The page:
Page Banner

United States Department of Agriculture

Agricultural Research Service

Research Project: DETECTION, IDENTIFICATION, AND CHARACTERIZATION OF NEW AND EMERGING VIRAL AND BACTERIAL DISEASES OF ORNAMENTAL PLANTS Title: Viruses that enhance the aethetics of some ornamental plants: beauty or beast?

Authors
item Valverde, Rodrigo -
item Sabanadzovic, Sead -
item Hammond, John

Submitted to: Plant Disease
Publication Type: Peer Reviewed Journal
Publication Acceptance Date: January 13, 2012
Publication Date: March 13, 2012
Citation: Valverde, R.A., Sabanadzovic, S., Hammond, J. 2012. Viruses that enhance the aethetics of some ornamental plants: beauty or beast?. Plant Disease. 96(5):600-611.

Interpretive Summary: Plant virus infections are typically considered detrimental, causing losses to both productivity and quality. This is usually true for ornamental plants as well as for agronomic crops. However, there are a limited number of examples in which virus infection confers desirable aesthetic qualities on ornamental hosts. Plants with unusual foliage and flowers are often highly prized by horticulturalists and ornamental plant enthusiasts, and selections of many ornamental plants with variegated leaves of unusual floral patterning have been propagated and commercialized as distinct cultivars. Although some of these patterns are under genetic control, in other instances they are caused by virus infection. Examples of virus infection resulting in desirable appearance of ornamental plants are discussed, including the potential hazards that may result from transmission of virus to other ornamental or agronomic crops, with the possibility of economic loss. Increased testing of ornamental plants prior to importation and distribution is recommended, in order to prevent introduction of new viruses that may cause significant crop losses. This information will be of interest to importers and producers of ornamental crops, and to the regulatory authorities responsible for crop inspection and plant quarantine.

Technical Abstract: Although most viruses that infect plants cause diseases that are detrimental to the plant, there are some instances in which infections by mild viral strains of a virus have been used to protect the plant against severe strains of the same virus. There are other viruses that can cause desirable effects in plants, and infected plants have been selected or in some cases used, by ornamental horticulturists to enhance the aesthetics of the plants. In most cases, this translates into an increase in their commercial value. There are several examples of ornamental plants being more marketable when infected by a particular virus than virus-free. Plants with unusual foliage or/and flowers are highly sought by horticulturists and many ornamental plant enthusiasts. Selections of many ornamental plants exhibiting green leaves with other colors such as white, yellow or red, alone or combined (generally known as variegations) have been propagated and commercialized as distinct cultivars. Similarly, this practice has been conducted also with flowers exhibiting desirable aesthetic value usually in the form of flower breaking. Flower breaking describes the appearance of the flowers in which the petals, instead of being uniformly colored, are variegated due to the irregular distribution of anthocyanin. Leaves can also exhibit vein discolorations that range from white to yellow. Most foliar or flower variegations and vein discolorations are the product of mutations that affect plastid development or transposable genetic elements that result in anomalous production of pigments. Plant viruses can cause symptoms that mimic genetic variegations and vein discolorations. Differentiation between genetic variegations and variegations caused by plant viruses is not an easy task and it is often assumed that variegations are of genetic nature. This illustrates, at least from the commercial point of view, the desirable effect of certain viral infections. In recent years, there have been reports of plant viruses associated with unique phenotypes of ornamental plants, and some of them are being marketed as novel plant cultivars. Here we discuss some viruses that enhance natural beauty of certain ornamentals and increase their commercial value, and discuss potential drawbacks and repercussions associated with their use.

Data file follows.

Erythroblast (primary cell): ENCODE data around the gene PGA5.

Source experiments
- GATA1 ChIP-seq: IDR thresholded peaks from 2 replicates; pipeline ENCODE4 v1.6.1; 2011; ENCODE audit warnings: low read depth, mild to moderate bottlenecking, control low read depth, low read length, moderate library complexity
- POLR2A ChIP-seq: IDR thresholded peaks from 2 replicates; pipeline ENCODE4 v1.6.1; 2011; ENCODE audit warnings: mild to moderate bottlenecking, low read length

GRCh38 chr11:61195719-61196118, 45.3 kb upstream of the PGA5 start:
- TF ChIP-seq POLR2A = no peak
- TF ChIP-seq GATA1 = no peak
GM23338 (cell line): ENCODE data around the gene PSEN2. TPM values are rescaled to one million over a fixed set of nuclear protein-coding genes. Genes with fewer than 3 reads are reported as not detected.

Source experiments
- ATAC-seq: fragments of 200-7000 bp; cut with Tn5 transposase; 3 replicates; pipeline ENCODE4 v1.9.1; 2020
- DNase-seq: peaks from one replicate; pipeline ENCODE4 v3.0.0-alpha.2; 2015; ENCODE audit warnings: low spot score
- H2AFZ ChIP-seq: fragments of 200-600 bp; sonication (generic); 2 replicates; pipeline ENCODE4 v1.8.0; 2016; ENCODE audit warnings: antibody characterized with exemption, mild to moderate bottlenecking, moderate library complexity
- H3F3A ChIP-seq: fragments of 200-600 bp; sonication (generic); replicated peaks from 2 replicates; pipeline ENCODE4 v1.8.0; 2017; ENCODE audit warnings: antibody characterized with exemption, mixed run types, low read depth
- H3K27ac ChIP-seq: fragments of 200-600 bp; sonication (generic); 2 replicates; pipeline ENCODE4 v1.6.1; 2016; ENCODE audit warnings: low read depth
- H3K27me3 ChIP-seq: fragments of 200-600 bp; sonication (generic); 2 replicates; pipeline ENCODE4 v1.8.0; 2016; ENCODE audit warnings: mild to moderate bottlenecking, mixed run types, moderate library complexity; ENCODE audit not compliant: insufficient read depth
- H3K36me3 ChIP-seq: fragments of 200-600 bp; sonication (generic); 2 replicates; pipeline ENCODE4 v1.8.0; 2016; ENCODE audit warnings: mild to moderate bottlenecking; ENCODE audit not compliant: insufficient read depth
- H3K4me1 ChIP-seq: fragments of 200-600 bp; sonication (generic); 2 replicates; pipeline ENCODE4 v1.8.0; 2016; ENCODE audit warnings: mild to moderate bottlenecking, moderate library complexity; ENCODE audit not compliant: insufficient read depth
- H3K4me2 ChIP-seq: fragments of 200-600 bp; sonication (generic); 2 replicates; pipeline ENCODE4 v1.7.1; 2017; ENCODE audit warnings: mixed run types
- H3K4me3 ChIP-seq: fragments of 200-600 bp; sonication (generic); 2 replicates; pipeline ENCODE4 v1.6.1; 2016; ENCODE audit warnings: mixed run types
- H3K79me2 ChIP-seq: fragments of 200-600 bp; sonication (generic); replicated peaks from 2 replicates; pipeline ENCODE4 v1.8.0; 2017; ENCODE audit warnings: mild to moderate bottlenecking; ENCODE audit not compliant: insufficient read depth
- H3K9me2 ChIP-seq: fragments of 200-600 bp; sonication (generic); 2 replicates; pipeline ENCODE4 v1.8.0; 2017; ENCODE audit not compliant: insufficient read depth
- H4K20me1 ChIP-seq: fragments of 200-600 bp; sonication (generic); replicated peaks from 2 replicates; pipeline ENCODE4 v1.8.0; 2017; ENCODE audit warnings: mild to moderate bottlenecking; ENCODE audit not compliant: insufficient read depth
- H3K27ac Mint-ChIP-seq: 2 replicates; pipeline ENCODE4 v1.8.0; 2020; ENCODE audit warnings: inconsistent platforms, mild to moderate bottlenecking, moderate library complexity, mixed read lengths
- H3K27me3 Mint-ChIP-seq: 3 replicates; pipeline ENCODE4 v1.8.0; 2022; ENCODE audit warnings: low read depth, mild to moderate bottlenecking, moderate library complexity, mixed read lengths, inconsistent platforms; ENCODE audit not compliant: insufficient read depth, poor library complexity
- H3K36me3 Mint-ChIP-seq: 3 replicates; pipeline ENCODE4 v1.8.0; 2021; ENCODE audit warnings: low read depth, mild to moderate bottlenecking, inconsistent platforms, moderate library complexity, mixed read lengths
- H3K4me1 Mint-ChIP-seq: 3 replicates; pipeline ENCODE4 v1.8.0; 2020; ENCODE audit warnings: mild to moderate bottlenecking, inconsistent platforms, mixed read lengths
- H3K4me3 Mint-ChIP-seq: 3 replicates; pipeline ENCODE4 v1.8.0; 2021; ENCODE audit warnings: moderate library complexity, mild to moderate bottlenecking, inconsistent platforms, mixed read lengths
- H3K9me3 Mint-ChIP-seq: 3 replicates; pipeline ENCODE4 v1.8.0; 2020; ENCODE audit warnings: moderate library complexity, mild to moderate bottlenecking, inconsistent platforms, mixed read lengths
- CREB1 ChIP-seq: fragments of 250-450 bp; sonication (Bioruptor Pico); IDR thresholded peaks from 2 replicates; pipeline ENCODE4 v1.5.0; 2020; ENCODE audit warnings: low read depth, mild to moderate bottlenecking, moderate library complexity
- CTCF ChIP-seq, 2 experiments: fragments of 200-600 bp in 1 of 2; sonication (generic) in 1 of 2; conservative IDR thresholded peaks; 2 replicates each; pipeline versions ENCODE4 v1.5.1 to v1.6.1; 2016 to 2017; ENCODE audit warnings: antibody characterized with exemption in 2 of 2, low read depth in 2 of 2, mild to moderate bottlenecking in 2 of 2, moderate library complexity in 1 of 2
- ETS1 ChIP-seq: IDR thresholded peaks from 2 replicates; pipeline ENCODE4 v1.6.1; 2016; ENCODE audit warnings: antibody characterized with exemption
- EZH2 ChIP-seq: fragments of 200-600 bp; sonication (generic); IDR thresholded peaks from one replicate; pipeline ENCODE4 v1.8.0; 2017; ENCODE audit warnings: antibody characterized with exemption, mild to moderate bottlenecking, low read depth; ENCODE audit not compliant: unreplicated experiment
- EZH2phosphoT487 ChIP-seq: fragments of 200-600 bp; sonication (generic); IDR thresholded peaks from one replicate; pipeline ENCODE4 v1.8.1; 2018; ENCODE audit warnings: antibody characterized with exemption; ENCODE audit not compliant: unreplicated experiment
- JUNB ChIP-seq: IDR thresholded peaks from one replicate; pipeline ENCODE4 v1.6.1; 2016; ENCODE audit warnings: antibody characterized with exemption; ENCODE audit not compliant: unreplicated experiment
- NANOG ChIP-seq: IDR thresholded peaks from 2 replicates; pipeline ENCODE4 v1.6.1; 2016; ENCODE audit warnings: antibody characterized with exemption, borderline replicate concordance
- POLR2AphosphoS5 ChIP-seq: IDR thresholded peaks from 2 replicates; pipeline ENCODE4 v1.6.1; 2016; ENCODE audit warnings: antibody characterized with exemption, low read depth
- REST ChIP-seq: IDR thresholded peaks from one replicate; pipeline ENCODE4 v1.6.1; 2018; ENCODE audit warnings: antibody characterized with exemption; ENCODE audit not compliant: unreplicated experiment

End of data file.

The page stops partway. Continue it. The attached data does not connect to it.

Last Modified: 11/27/2014
Footer Content Back to Top of Page